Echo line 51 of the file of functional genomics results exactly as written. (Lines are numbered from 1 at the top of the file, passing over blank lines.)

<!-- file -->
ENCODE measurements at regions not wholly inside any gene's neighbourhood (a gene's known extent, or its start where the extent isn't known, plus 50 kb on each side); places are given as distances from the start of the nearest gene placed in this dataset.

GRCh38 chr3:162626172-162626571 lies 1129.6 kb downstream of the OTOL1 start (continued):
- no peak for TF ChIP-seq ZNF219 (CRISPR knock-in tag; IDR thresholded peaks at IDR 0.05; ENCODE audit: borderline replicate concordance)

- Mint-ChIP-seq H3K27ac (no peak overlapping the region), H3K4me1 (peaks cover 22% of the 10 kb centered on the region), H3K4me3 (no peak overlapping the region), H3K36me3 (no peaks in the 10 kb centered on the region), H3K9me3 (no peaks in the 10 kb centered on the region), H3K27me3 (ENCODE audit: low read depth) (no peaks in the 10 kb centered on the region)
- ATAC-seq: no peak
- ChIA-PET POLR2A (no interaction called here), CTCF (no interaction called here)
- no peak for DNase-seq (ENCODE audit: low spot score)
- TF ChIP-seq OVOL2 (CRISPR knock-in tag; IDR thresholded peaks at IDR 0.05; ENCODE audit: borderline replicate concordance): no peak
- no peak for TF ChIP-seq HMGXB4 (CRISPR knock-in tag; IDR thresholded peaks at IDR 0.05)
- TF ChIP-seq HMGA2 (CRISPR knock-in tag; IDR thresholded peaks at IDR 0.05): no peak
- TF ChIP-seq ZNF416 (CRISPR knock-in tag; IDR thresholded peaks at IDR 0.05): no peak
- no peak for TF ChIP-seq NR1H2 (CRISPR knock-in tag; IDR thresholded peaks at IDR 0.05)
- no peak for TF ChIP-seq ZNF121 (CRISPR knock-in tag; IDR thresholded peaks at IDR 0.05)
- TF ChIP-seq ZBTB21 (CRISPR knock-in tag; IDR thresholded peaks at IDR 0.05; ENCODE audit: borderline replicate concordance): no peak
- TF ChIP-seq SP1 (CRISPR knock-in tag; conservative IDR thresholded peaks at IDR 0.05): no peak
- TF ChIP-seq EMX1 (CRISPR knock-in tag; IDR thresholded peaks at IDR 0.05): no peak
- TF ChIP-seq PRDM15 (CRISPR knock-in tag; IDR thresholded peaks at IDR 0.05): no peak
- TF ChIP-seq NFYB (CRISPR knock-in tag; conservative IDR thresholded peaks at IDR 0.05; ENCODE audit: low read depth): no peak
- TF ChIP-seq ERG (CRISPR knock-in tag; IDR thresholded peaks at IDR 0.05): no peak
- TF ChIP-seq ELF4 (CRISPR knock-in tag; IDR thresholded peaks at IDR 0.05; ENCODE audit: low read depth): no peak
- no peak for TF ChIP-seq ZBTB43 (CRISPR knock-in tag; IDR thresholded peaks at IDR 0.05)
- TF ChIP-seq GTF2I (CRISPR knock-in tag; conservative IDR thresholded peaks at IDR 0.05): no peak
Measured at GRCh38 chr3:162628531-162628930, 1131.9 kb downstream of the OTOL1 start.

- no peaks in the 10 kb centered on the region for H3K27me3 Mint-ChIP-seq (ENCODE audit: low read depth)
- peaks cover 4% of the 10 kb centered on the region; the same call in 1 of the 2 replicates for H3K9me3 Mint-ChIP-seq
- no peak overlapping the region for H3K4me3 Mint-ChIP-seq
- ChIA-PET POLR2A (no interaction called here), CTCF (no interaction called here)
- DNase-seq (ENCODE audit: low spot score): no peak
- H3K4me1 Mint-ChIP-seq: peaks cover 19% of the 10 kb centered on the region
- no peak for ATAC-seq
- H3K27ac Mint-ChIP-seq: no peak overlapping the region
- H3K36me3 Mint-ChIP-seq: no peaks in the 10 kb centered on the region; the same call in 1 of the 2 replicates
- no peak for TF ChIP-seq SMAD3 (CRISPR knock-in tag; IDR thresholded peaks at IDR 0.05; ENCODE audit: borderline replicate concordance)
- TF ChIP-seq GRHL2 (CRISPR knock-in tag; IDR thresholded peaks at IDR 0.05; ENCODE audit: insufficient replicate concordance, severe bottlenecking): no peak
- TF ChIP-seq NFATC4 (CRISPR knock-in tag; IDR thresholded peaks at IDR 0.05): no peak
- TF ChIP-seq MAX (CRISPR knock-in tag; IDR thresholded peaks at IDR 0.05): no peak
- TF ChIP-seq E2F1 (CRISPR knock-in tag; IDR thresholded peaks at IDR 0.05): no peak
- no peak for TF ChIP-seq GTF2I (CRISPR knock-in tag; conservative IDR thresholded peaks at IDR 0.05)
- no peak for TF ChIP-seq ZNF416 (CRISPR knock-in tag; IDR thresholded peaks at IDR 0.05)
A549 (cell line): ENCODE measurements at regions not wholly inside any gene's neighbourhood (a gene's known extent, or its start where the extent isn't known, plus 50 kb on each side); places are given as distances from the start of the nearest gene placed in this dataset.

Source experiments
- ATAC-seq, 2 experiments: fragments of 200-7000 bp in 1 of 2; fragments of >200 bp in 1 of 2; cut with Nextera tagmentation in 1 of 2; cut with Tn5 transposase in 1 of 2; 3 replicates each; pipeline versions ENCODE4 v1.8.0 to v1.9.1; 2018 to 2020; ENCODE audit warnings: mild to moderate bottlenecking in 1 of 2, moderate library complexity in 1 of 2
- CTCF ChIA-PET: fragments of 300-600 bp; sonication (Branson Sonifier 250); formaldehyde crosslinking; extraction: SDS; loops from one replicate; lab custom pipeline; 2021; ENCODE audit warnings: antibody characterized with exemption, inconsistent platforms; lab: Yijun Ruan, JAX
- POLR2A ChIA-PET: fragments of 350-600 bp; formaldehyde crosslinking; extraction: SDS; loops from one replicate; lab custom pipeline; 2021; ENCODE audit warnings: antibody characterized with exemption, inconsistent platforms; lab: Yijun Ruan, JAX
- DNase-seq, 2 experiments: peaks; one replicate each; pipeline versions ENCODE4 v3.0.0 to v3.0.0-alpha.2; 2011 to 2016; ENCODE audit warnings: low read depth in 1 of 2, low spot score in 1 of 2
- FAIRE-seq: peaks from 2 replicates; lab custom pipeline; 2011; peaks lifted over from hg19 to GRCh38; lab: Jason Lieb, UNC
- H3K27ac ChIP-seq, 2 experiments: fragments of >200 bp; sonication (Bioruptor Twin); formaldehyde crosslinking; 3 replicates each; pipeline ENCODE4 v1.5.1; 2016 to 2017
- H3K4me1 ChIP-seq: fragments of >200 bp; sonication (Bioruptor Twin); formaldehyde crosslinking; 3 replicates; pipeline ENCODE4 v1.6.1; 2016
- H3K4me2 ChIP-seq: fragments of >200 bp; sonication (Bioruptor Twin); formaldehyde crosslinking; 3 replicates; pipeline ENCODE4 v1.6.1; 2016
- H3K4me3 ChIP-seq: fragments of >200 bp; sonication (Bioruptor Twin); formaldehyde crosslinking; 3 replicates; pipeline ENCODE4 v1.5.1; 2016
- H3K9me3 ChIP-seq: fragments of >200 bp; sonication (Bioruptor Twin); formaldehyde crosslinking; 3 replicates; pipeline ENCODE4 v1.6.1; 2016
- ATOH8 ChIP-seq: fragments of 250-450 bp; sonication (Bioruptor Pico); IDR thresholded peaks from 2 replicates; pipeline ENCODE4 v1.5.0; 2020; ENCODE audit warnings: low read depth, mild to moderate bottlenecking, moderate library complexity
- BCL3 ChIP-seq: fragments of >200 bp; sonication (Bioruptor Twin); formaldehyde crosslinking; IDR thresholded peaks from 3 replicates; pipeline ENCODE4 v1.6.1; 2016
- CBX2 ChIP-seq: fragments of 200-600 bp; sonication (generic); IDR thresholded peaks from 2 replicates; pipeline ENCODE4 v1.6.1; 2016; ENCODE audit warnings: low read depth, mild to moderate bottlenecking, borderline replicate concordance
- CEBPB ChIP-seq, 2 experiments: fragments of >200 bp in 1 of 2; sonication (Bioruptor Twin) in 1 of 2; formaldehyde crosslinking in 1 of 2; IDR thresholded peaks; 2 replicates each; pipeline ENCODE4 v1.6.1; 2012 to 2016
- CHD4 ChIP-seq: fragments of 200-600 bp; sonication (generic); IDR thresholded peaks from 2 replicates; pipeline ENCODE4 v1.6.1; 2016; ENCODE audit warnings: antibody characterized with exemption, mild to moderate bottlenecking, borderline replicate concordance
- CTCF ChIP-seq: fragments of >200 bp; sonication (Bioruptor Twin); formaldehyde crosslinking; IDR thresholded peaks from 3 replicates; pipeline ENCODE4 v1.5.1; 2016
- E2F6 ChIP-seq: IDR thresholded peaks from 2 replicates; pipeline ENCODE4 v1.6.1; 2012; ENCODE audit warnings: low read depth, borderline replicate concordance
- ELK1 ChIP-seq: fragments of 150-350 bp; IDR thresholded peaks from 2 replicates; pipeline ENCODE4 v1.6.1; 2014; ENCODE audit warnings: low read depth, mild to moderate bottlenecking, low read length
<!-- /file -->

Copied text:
- H3K9me3 ChIP-seq: fragments of >200 bp; sonication (Bioruptor Twin); formaldehyde crosslinking; 3 replicates; pipeline ENCODE4 v1.6.1; 2016